Earlier this month, Royal Caribbean (RCL) – Get a free report tested a new MDR (Main Dining Room) menu on a Symphony of the Seas ship. The new menu offered far fewer choices and dropped the cruise line’s “Classics” lineup that appeared every night.
This menu featured staples like grilled chicken, a New York strip steak, and spaghetti bolognese. Leaving out those options would make it that much harder for picky eaters to find something they want every night. The change would also have been a nightmare for parents of children who are outgrowing the children’s menu but haven’t yet had the full taste of adults.
It’s easy to see why Royal Caribbean would like a leaner menu, but implementing one seems difficult. Less choice means less waste, faster service times and perhaps subtly leading customers to more specialty restaurants. Two of those three benefit customers, but it’s very difficult for any cruise line to take something away from customers that they’re used to.
That’s a problem made worse by the fact that most people only cruise once a year (or less), but cruise lines have a very loyal audience. They generally expect things to be more or less the same from voyage to voyage, and the changes Royal Caribbean tested are no small ones.
However, the cruise line promised that it would not make any permanent changes without asking its customers. Now the cruise line is doing that with a completely different dining idea.
Royal Caribbean is asking customers for a new menu
Royal Caribbean has sent out a survey to some past passengers asking questions about a new potential main dining menu, the Royal Caribbean Blog’s Matt Hochberg was first to report.
“We want to show you a possible menu you might see in the main dining room on a Royal Caribbean cruise. Please read this menu carefully and answer a few questions,” the email said.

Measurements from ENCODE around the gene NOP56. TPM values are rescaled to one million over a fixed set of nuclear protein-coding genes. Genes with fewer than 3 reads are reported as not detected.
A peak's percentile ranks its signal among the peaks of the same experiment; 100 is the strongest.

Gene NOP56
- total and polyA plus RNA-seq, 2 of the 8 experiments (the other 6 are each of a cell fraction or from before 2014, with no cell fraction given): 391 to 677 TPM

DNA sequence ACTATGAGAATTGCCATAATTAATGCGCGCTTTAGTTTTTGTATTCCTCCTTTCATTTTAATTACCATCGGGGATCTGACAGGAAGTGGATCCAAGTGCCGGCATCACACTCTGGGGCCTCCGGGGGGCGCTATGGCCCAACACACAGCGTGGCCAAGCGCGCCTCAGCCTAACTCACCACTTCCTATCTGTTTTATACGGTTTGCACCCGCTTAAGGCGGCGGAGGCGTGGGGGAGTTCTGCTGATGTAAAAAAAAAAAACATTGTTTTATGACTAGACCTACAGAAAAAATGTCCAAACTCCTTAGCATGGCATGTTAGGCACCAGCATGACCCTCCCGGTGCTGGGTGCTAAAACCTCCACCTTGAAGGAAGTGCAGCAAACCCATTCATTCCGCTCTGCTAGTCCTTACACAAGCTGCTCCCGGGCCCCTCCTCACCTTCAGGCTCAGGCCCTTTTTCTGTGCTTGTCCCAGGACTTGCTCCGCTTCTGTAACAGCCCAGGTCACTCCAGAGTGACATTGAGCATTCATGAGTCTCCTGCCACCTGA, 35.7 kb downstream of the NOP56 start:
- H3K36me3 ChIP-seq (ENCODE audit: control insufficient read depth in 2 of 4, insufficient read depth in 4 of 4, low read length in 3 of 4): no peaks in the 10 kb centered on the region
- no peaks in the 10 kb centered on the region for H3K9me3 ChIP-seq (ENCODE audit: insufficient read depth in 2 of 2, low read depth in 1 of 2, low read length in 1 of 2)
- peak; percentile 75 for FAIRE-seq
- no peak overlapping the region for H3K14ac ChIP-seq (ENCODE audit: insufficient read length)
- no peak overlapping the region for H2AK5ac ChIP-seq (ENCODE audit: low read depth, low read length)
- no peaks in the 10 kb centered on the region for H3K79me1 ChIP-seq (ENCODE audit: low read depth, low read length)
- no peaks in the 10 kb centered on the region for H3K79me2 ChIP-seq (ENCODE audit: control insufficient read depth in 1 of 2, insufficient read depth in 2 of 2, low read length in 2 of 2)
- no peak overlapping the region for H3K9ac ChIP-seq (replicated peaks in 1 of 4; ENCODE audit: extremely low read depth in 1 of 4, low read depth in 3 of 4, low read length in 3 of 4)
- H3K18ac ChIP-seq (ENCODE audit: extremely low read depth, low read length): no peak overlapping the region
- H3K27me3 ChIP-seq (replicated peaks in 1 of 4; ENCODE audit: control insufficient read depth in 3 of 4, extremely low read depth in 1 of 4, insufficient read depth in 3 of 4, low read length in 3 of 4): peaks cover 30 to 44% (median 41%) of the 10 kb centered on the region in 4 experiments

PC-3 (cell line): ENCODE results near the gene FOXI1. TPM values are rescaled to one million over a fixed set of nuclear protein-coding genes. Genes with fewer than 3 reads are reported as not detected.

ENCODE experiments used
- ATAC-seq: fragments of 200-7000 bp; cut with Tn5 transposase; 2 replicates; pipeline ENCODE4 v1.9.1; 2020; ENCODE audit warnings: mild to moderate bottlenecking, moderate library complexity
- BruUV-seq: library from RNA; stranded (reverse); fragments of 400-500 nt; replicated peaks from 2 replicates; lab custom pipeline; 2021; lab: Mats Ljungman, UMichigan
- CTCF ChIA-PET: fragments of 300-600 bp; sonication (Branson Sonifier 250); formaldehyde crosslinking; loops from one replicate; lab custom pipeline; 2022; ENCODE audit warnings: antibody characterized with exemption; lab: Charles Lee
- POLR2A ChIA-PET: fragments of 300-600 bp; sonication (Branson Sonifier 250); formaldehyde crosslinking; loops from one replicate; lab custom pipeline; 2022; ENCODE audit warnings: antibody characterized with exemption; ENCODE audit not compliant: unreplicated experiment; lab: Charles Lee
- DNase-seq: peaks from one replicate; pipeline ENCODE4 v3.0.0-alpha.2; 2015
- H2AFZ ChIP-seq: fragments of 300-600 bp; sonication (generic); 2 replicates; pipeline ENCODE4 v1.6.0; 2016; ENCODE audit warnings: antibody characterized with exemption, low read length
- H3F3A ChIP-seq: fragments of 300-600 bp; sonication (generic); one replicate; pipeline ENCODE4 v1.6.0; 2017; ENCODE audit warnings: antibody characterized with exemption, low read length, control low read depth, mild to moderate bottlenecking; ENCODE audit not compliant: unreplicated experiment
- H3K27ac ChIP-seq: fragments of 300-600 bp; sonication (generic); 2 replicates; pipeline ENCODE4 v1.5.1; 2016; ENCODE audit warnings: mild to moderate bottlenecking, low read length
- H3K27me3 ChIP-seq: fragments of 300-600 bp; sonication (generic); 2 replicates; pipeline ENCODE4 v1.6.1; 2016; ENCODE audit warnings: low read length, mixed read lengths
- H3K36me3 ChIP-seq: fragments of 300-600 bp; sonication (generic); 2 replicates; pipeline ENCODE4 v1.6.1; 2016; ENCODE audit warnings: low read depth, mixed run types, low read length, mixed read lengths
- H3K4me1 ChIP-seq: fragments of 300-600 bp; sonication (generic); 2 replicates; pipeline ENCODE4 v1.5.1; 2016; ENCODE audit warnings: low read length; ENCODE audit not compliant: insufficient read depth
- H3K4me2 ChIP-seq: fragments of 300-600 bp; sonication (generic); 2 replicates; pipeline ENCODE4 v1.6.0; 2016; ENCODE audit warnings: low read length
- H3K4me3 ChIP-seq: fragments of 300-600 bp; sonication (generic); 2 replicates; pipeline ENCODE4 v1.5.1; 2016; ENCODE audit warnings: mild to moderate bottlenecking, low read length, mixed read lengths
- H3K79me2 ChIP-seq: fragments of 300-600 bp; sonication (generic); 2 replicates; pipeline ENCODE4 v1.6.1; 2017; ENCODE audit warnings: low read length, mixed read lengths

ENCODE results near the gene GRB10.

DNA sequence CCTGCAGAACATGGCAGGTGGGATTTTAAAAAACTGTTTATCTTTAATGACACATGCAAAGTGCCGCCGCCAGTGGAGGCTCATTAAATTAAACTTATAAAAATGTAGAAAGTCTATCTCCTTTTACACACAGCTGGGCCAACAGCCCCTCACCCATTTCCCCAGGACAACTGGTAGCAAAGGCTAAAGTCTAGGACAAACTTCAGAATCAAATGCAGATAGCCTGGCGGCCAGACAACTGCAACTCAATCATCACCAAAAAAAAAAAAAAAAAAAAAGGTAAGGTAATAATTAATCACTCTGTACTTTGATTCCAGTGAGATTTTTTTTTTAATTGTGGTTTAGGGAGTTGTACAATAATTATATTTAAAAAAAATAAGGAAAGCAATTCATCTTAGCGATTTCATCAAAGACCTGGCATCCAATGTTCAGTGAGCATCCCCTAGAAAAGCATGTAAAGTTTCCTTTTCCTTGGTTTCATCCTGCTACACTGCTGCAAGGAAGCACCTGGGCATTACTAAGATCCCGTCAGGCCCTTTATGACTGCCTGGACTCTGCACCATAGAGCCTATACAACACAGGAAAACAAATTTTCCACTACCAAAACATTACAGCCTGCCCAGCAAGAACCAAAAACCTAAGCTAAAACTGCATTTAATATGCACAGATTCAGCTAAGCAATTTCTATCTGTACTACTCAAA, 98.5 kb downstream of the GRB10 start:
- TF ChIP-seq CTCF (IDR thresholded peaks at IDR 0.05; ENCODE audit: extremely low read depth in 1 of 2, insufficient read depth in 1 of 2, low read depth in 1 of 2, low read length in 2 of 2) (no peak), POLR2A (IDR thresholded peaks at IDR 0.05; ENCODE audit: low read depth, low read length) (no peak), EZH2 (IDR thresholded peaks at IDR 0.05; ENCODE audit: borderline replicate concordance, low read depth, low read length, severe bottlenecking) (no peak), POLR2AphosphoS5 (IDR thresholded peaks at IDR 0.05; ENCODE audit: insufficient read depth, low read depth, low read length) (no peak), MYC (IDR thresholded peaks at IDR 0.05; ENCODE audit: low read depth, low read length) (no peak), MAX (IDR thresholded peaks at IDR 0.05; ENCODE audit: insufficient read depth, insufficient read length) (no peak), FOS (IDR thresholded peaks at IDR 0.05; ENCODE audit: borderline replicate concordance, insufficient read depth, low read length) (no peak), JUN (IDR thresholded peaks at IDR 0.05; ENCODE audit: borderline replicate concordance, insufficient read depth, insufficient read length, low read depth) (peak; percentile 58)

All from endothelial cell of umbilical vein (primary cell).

The menu showed a “French night”. At the top, the cruise line featured a series of “Chef’s Picks,” including an old favorite from the “Classics” menu, escargot à la bourguignonne, and beef tenderloin and creme brulee. In addition, the menu offers five starters, six main courses (including meat, fish, pasta and vegetarian dishes). Five desserts complete the offer.
It’s a much smaller menu than what’s been offered before, but it’s kind of a mix of some favorites and slightly newer choices.
Guests were then asked to rate how appealing each dish was on a scale of 0 (poor) to 10 (excellent).
Royal Caribbean appears to be set for dining changes
Of course, Royal Caribbean doesn’t know what changes it’s making in the MDR, but it wants to offer fewer choices. The cruise line also uses the survey to ask previous passengers how long is too short and how long is too long. That speaks to the cruise line’s stated goal of improving the speed of service.
It’s a balancing act, because for some people, dining on a cruise ship is a tedious, formal affair, while others want to get back to what’s happening on the ship.
Royal Caribbean also used the survey to ask previous passengers, “What proportion of the menu would you like to have familiar versus new/unfamiliar dishes?” (Your total answer should be 100.) This question speaks to the second goal of simplifying the menu without taking away too many choices.
In addition, the cruise line asked attendees what they were looking forward to most in terms of the main dining room. Included choices:
- Large selection of dishes
- Lots of items to choose from
- Known Items
- Healthy Items
- New items I’ve never had before
- Easy to understand descriptions
- Small portions
- Listing of all ingredients in each dish
- Exotic options
Royal Caribbean appears to be taking a considered approach to making a very difficult change. Of course, no decisions have been made yet, but the survey and testing on Symphony of the Seas may result in changes or further testing.